"8 Ways to Build Collaborative Teams" Inspires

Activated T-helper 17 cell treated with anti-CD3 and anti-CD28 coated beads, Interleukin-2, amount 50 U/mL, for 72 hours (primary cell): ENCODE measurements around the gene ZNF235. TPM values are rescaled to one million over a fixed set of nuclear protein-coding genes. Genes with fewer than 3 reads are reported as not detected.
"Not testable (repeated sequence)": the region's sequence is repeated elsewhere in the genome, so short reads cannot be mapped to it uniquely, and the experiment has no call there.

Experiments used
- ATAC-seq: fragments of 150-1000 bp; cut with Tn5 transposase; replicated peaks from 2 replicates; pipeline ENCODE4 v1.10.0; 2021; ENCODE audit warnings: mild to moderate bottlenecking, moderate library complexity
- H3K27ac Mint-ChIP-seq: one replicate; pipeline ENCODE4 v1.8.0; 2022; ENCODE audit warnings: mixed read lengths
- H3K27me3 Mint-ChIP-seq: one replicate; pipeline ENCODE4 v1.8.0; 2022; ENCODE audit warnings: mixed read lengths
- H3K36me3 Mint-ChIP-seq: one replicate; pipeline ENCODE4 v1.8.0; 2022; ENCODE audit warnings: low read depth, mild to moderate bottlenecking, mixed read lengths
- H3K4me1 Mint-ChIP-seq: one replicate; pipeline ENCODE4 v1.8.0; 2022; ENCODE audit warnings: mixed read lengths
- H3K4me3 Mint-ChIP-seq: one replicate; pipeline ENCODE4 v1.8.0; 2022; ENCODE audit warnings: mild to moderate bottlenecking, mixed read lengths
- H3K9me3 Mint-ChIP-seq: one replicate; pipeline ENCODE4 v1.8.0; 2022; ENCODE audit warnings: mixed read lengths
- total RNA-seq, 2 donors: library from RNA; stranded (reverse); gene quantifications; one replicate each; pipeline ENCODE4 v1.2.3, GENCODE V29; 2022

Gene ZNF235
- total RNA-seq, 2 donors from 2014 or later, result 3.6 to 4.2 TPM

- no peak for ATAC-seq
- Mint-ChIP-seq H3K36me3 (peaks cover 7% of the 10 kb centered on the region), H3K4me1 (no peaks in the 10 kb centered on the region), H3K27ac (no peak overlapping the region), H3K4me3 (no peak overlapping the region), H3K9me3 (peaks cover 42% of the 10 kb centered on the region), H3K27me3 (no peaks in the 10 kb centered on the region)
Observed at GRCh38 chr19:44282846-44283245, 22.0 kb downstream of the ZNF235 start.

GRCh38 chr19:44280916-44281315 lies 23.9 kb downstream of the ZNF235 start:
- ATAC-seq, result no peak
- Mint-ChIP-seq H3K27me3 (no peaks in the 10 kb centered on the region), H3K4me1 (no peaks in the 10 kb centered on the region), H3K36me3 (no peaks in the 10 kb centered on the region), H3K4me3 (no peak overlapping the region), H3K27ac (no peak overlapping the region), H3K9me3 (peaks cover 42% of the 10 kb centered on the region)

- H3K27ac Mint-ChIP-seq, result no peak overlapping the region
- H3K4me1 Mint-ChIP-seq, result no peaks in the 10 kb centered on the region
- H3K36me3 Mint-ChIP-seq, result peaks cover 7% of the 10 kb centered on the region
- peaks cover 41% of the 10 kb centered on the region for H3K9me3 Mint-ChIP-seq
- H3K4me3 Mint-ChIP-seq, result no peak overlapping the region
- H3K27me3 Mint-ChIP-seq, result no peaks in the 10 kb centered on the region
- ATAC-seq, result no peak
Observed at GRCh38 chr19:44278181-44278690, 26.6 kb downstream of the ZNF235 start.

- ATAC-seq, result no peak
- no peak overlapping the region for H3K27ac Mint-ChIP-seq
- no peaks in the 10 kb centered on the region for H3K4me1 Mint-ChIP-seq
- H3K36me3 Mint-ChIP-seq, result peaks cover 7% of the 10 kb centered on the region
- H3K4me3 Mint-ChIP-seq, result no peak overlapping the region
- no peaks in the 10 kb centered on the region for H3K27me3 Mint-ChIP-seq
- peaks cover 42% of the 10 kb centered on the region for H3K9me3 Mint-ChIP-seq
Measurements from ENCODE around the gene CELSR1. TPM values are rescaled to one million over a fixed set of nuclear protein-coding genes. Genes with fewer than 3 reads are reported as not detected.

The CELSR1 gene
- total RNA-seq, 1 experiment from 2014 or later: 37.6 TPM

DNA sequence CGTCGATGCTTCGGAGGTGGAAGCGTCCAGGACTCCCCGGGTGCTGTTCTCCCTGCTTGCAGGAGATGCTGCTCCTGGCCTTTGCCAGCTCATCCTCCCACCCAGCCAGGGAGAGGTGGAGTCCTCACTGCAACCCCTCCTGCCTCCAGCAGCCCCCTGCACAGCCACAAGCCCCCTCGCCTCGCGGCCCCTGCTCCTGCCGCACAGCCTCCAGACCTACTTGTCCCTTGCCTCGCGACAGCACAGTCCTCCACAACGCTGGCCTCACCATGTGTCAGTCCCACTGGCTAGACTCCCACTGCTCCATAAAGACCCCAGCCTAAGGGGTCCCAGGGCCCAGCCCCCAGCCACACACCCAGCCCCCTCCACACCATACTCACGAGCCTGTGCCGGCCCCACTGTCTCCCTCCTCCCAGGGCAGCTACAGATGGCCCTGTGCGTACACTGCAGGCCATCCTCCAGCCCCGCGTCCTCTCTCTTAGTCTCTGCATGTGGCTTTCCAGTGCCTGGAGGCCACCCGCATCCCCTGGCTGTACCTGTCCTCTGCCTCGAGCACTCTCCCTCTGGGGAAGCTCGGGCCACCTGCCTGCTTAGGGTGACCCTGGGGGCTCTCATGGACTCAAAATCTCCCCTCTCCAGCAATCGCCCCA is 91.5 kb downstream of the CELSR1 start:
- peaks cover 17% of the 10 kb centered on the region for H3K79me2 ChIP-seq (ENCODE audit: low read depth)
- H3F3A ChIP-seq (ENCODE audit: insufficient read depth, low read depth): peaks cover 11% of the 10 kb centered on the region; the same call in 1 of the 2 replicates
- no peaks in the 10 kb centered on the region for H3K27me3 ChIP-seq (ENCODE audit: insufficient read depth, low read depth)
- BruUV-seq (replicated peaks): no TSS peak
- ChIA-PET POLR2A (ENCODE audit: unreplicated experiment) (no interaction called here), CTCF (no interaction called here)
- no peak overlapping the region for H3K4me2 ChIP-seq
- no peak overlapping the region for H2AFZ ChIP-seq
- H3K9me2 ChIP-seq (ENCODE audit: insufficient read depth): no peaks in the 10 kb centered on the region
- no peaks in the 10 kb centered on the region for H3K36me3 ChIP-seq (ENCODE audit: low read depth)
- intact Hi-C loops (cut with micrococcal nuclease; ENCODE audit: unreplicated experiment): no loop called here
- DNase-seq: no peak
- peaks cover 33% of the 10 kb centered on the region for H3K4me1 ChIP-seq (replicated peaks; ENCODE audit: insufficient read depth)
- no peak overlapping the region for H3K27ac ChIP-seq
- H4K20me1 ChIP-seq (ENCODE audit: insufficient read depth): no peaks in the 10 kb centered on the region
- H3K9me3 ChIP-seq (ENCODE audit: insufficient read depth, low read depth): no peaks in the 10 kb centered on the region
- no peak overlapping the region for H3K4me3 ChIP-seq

The Decision Making and Leadership readings are invariably a mixed bag. They are meant to be. Last week's read "Eight Ways to Build Collaborative Teams" was inspiring and authentic in more ways than one. The study looked at huge companies with truly large, diverse, far flung teams to make its case. In taking seemingly ‘too big’ companies as case studies, it was able to drive home the point that if collaborative efforts and team spirit could be fostered here, it surely could be done with relatively smaller teams and relatively smaller companies. Having worked extensively in a virtual environment myself, every point made by the authors rang true. Face-to-Face interaction, even small doses of it at regular intervals, can make all the difference. Most employees can recognize at least a few of these "tips" playing out at their own companies, no matter the industry or organization’s size. From open floor plans to offices campuses that mimic a town to HR sponsored events where employees can socialize to job rotation - these concrete ideas can be emulated or inspire variations. Google, in fact, shares some of these very features. Those in upper management, including the founders, are always accessible to answer questions and have conversations, fostering a sense of “ we are all in this together”. Further, its offices are on "college like-campuses", with plenty of room for social interaction. A local family owned business, that a member of my family works for, fosters this ‘we’re all family” feeling. Come Thanksgiving, all employees receive a check for a turkey purchase, in "thanks". At its annual Holiday Party, the keynote address and annual overview of the company's doings are delivered by a sprightly old lady. She is the grand-mother of the current Company President and the grand-daughter of the original founder of the company. There certainly were benefits from HR investing in relationships, for all the reasons listed in this article. My favorite examples though were Nokia and BP’s job rotation initiative. Job Rotation at BP probably fostered collaboration because it is easier to see another’s perspective ( and empathize with their challenges) if you’ve been in their shoes at some stage. Also, imagine the dollars, time and opportunities salvaged when Nokia’s mentors not only point out whom new employees should build relationships with, but facilitate those interactions with paid time/ travel, and information as to what one can discuss with the other. Truly some very cool ideas!